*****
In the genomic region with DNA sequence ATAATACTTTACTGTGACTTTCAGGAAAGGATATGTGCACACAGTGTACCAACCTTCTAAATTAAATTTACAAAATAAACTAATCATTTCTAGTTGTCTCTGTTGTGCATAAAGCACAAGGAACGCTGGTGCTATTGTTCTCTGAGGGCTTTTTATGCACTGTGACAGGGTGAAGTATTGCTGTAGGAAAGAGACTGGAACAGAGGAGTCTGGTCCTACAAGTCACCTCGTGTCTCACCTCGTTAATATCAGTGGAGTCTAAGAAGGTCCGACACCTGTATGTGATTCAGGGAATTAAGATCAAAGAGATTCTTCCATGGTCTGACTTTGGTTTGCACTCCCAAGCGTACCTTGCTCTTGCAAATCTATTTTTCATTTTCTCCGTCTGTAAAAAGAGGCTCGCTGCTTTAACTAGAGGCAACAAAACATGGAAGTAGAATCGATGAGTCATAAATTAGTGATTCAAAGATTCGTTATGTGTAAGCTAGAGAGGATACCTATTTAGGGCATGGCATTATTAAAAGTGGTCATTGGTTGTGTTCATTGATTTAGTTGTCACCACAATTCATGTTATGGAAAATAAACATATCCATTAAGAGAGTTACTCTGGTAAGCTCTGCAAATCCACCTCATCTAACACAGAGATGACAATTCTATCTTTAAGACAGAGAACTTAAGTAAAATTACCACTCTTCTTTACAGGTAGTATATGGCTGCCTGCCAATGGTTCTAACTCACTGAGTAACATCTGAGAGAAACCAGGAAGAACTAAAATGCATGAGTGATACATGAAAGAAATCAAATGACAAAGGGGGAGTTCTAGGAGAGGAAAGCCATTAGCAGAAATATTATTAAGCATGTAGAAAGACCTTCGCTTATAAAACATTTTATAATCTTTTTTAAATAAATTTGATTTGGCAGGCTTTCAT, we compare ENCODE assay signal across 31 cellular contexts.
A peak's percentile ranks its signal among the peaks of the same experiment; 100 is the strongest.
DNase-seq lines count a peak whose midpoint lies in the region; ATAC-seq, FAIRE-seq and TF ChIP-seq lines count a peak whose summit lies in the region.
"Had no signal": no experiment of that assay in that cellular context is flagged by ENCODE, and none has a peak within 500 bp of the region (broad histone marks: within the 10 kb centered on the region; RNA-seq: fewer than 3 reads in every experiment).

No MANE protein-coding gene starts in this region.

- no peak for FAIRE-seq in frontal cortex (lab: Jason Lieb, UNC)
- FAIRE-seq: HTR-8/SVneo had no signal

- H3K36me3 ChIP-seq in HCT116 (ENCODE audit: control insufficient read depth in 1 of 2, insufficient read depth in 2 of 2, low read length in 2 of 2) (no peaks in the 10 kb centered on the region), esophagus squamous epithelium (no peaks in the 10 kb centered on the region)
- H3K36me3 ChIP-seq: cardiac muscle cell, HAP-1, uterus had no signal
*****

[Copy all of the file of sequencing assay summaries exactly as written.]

In the genomic region with DNA sequence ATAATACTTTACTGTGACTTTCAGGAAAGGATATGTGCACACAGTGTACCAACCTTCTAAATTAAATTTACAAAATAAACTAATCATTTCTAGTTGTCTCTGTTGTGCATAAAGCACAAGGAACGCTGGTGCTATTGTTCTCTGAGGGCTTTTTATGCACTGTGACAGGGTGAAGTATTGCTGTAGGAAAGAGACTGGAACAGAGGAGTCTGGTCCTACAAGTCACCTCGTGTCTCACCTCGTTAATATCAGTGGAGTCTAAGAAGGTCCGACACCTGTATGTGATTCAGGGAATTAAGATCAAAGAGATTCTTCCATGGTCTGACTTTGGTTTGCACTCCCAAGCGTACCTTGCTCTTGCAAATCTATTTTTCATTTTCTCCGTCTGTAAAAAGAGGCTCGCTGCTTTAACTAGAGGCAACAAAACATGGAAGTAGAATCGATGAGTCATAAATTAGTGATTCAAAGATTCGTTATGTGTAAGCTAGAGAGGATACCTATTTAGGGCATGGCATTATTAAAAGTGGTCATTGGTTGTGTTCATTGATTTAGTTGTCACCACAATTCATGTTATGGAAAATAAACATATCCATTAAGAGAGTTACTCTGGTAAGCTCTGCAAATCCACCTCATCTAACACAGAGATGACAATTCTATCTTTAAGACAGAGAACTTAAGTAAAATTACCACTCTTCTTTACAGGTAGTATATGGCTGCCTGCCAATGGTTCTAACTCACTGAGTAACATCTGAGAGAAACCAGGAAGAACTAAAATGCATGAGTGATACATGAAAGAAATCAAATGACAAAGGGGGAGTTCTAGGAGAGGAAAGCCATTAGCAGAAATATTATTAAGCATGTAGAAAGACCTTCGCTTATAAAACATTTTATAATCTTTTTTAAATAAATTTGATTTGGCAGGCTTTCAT, we compare ENCODE assay signal across 31 cellular contexts.
A peak's percentile ranks its signal among the peaks of the same experiment; 100 is the strongest.
DNase-seq lines count a peak whose midpoint lies in the region; ATAC-seq, FAIRE-seq and TF ChIP-seq lines count a peak whose summit lies in the region.
"Had no signal": no experiment of that assay in that cellular context is flagged by ENCODE, and none has a peak within 500 bp of the region (broad histone marks: within the 10 kb centered on the region; RNA-seq: fewer than 3 reads in every experiment).

No MANE protein-coding gene starts in this region.

- no peak for FAIRE-seq in frontal cortex (lab: Jason Lieb, UNC)
- FAIRE-seq: HTR-8/SVneo had no signal

- H3K36me3 ChIP-seq in HCT116 (ENCODE audit: control insufficient read depth in 1 of 2, insufficient read depth in 2 of 2, low read length in 2 of 2) (no peaks in the 10 kb centered on the region), esophagus squamous epithelium (no peaks in the 10 kb centered on the region)
- H3K36me3 ChIP-seq: cardiac muscle cell, HAP-1, uterus had no signal